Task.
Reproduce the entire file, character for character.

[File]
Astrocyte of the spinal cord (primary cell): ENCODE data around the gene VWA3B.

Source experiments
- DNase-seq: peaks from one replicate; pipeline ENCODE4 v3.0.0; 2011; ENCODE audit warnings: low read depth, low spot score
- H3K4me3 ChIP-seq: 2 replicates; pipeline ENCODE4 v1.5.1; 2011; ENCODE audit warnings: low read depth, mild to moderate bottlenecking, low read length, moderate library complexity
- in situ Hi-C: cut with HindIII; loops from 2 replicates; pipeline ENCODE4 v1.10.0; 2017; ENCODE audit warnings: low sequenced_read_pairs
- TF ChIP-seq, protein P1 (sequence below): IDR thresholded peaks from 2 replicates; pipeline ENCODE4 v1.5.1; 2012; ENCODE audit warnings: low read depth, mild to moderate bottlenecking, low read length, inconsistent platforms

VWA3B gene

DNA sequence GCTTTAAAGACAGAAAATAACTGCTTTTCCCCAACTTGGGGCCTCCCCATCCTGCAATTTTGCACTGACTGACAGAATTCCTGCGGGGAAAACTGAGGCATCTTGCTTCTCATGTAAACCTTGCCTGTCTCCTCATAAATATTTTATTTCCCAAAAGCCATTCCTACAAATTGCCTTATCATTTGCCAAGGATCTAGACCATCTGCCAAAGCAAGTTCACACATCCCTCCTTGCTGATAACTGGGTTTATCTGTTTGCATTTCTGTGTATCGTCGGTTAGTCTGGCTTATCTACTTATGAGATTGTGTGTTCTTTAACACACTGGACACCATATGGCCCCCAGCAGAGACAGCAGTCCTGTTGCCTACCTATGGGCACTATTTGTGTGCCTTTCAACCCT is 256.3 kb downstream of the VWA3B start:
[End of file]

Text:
Astrocyte of the spinal cord (primary cell): ENCODE data around the gene VWA3B.

Source experiments
- DNase-seq: peaks from one replicate; pipeline ENCODE4 v3.0.0; 2011; ENCODE audit warnings: low read depth, low spot score
- H3K4me3 ChIP-seq: 2 replicates; pipeline ENCODE4 v1.5.1; 2011; ENCODE audit warnings: low read depth, mild to moderate bottlenecking, low read length, moderate library complexity
- in situ Hi-C: cut with HindIII; loops from 2 replicates; pipeline ENCODE4 v1.10.0; 2017; ENCODE audit warnings: low sequenced_read_pairs
- TF ChIP-seq, protein P1 (sequence below): IDR thresholded peaks from 2 replicates; pipeline ENCODE4 v1.5.1; 2012; ENCODE audit warnings: low read depth, mild to moderate bottlenecking, low read length, inconsistent platforms

VWA3B gene

DNA sequence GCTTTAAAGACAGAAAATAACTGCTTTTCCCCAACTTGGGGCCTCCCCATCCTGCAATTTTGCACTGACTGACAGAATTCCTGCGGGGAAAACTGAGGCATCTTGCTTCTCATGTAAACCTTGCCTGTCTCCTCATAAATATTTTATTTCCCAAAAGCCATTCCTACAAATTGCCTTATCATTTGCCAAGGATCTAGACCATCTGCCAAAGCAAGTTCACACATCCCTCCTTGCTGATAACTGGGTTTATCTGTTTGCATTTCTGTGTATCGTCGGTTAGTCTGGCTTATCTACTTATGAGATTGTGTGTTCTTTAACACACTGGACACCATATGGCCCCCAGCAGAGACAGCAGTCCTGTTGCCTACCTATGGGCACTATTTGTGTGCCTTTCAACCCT is 256.3 kb downstream of the VWA3B start: